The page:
Last night to the Seattle Shakespeare Company production of All’s Well That Ends Well. As virtually all critics have pointed out, this is not exactly one of the masterworks: as a play, as a plot, it’s right down there with Titus Andronicus and The Merry Wives of Windsor. Which is why it’s almost never put on, and is the only play in the canon apart from Henry VIII and The Two Noble Kinsmen that I’m not entirely sure I’ve ever seen.
The characters’ motivations make so little sense that theories abound about missing or garbled text. And some of its faults would be easy to understand in a very early play, only it’s not. The ludicrous officer Parolles, a comedia dell’arte cipher, seems to offer us all sorts of hints about where Falstaff come from, and yet the Henry plays were written earlier. Strange. (Lavatch could actually be a dry-run for Lear’s Fool, who emerges from the Womb of Time a couple of years later.)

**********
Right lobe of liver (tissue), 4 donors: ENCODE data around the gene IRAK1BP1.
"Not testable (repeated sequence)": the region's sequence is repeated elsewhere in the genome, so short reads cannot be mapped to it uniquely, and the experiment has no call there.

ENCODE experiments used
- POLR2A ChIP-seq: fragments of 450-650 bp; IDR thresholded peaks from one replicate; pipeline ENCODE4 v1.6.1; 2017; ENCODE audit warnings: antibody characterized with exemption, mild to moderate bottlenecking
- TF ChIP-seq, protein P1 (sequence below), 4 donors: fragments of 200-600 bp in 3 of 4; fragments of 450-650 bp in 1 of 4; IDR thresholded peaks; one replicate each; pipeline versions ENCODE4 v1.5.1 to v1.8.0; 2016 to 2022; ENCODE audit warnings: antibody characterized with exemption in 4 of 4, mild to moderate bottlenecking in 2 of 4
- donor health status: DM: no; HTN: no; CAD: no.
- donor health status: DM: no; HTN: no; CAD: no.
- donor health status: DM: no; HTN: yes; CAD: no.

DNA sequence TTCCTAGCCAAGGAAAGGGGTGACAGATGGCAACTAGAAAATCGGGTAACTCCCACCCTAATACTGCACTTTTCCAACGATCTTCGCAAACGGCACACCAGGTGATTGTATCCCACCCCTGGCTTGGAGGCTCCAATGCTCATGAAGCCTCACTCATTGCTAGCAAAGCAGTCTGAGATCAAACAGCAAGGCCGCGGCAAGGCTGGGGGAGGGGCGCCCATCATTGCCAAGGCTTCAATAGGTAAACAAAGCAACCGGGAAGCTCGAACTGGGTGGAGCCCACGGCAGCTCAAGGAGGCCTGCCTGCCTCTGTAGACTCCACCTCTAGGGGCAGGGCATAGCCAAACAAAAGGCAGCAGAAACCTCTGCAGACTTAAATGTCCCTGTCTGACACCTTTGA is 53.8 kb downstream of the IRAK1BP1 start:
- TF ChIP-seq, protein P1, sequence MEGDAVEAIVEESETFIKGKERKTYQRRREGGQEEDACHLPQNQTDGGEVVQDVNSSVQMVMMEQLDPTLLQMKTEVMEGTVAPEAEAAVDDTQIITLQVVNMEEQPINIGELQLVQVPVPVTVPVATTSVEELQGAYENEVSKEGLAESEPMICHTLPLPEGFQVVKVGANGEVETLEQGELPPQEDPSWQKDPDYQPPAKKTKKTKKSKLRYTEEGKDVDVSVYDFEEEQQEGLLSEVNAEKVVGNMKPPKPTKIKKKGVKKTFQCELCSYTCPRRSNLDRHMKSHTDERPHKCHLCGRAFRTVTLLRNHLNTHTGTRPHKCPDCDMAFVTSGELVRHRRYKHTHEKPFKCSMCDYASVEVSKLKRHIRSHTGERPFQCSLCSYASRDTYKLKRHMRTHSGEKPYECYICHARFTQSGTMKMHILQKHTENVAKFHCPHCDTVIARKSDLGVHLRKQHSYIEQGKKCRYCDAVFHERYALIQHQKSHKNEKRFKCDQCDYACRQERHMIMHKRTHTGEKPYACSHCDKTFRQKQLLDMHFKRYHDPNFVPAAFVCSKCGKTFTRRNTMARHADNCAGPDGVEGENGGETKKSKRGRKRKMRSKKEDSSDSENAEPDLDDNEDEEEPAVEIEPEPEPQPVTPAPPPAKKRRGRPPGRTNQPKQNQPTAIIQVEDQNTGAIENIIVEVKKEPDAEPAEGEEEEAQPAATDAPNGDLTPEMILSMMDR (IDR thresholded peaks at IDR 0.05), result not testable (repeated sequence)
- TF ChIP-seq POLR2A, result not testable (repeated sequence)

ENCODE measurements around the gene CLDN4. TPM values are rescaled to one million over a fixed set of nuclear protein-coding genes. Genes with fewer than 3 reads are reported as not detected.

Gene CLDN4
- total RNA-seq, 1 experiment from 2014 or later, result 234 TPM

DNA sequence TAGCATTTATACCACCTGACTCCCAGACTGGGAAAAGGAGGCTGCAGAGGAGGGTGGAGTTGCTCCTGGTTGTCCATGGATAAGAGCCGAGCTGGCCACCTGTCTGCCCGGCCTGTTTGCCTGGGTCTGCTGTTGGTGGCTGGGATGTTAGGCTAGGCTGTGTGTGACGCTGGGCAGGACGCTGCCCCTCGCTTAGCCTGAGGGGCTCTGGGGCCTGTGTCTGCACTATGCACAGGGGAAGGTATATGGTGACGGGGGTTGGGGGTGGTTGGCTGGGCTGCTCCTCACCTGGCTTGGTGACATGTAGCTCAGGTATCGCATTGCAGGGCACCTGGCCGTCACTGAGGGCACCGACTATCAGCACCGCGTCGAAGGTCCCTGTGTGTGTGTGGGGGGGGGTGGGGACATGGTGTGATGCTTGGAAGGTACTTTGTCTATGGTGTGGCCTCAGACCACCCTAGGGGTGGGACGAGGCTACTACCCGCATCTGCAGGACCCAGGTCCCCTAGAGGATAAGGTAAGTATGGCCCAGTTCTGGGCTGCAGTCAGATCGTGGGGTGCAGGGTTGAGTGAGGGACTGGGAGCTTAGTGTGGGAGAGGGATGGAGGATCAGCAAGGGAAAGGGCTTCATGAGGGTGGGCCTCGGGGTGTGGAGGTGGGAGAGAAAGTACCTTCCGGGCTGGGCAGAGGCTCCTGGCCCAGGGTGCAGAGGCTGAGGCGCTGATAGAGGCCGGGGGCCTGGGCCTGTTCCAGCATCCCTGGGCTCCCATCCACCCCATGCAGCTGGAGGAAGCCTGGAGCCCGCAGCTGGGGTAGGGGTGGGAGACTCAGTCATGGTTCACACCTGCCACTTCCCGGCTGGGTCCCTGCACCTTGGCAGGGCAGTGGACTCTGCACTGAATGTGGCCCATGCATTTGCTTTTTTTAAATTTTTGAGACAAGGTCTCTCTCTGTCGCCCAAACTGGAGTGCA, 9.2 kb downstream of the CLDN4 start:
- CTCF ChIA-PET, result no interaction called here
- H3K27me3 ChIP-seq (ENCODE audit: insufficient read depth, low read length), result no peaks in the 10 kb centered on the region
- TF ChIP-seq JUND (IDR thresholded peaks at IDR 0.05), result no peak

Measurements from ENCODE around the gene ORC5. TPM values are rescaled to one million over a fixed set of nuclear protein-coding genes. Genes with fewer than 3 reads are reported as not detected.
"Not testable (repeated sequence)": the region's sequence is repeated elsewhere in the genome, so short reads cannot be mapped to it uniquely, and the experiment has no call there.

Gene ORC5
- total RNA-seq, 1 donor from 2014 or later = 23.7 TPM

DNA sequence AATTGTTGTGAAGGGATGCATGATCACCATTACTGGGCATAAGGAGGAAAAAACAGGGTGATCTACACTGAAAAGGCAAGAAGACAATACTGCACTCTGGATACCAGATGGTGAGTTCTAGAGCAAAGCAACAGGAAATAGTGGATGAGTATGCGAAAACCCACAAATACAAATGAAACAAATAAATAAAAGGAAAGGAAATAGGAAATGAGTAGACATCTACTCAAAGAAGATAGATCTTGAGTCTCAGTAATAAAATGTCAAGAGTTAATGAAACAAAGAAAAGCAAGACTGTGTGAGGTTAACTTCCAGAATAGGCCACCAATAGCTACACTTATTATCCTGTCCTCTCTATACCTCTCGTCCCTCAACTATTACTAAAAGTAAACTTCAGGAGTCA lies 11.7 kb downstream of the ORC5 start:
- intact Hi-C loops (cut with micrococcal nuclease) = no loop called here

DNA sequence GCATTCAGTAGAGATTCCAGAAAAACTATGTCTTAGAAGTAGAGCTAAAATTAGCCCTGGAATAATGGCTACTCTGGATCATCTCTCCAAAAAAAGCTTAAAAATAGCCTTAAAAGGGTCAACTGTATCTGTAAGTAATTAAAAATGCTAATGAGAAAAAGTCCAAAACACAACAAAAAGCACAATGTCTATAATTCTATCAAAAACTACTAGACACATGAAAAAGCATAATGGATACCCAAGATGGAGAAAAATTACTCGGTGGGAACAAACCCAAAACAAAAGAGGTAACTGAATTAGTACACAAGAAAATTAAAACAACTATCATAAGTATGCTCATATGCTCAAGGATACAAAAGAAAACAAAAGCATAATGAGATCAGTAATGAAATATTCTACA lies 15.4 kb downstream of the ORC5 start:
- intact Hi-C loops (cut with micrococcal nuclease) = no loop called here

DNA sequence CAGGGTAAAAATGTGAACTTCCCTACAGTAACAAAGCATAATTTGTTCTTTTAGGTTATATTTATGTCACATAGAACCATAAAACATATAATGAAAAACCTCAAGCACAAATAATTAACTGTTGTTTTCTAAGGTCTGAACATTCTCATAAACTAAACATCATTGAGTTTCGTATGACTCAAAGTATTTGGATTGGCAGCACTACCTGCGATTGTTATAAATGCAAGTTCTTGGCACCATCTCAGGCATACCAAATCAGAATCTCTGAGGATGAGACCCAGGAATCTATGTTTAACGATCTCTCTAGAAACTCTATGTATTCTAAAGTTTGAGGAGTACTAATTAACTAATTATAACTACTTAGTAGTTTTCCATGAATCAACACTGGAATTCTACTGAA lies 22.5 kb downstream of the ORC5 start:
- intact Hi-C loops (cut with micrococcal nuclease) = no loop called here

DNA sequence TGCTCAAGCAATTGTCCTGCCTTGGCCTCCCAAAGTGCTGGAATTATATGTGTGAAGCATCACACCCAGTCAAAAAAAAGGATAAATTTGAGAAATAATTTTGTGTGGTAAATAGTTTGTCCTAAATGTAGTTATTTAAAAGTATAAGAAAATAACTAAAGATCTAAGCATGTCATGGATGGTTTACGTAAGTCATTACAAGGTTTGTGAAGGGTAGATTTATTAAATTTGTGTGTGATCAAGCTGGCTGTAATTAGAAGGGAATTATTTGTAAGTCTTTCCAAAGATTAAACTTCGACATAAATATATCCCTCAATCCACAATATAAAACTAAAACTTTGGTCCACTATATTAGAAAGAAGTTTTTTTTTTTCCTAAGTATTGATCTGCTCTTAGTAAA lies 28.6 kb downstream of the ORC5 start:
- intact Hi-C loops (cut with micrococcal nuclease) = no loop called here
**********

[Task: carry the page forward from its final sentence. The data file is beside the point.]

But anyway, there’s really interesting stuff here. The low born woman Helena aggressively and cleverly pursuing her high-born man, the lying cad and/or milquetoast Bertram; an insightful, bawdy dialogue between Helena and Parolles about the way men and women see what might be called the economics of virginity; the sheer strength and determination and #MeToo anger of the female characters generally.
I was reminded of how, even in the (let’s be frank) pretty abysmal Titus Andronicus, you keep seeing vivid, almost blinding flashes of themes that are better handled elsewhere.